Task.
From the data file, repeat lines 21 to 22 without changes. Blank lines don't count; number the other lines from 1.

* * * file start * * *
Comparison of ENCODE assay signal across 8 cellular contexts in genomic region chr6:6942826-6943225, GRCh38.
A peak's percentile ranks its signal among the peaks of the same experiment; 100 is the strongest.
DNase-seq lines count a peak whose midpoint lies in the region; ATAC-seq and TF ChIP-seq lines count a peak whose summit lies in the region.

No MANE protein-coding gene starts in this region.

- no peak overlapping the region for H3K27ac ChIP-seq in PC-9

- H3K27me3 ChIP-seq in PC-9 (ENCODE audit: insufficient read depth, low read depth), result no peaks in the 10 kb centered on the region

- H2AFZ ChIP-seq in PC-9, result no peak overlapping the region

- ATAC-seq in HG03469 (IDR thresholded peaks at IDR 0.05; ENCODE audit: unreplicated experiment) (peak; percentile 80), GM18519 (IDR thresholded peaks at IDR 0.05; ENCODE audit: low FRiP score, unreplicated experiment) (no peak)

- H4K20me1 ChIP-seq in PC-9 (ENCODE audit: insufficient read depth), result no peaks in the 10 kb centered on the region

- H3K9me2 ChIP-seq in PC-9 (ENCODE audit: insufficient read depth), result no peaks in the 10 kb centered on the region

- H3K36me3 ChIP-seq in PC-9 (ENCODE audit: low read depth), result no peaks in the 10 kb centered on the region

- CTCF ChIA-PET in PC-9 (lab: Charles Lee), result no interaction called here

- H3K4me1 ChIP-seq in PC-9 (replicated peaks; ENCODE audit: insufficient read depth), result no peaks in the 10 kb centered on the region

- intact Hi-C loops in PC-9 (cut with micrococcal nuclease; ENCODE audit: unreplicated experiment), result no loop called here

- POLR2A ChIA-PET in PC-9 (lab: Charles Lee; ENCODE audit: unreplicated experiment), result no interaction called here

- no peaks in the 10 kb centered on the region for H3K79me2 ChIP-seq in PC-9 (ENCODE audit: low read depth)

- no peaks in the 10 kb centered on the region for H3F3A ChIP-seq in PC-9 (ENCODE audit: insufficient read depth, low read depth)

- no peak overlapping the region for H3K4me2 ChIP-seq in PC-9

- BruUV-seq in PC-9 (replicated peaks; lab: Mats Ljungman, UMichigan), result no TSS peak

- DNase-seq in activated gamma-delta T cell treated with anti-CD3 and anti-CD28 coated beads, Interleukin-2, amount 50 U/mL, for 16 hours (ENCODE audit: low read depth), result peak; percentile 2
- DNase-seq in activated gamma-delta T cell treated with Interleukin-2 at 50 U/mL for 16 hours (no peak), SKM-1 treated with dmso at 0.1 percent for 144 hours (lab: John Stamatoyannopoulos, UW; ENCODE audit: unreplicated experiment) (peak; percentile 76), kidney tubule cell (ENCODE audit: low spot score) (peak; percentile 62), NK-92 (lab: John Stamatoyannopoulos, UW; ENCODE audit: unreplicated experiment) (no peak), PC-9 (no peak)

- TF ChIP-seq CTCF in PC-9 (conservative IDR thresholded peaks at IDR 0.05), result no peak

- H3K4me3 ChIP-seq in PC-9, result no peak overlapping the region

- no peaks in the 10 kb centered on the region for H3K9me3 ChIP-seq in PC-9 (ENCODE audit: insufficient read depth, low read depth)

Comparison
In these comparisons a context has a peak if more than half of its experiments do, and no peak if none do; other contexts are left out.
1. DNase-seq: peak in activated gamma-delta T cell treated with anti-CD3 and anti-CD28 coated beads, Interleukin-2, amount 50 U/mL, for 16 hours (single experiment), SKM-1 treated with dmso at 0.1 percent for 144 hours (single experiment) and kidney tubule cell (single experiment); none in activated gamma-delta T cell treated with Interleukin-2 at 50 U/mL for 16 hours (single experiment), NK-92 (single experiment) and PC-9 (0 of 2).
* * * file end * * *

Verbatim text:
- DNase-seq in activated gamma-delta T cell treated with Interleukin-2 at 50 U/mL for 16 hours (no peak), SKM-1 treated with dmso at 0.1 percent for 144 hours (lab: John Stamatoyannopoulos, UW; ENCODE audit: unreplicated experiment) (peak; percentile 76), kidney tubule cell (ENCODE audit: low spot score) (peak; percentile 62), NK-92 (lab: John Stamatoyannopoulos, UW; ENCODE audit: unreplicated experiment) (no peak), PC-9 (no peak)

- TF ChIP-seq CTCF in PC-9 (conservative IDR thresholded peaks at IDR 0.05), result no peak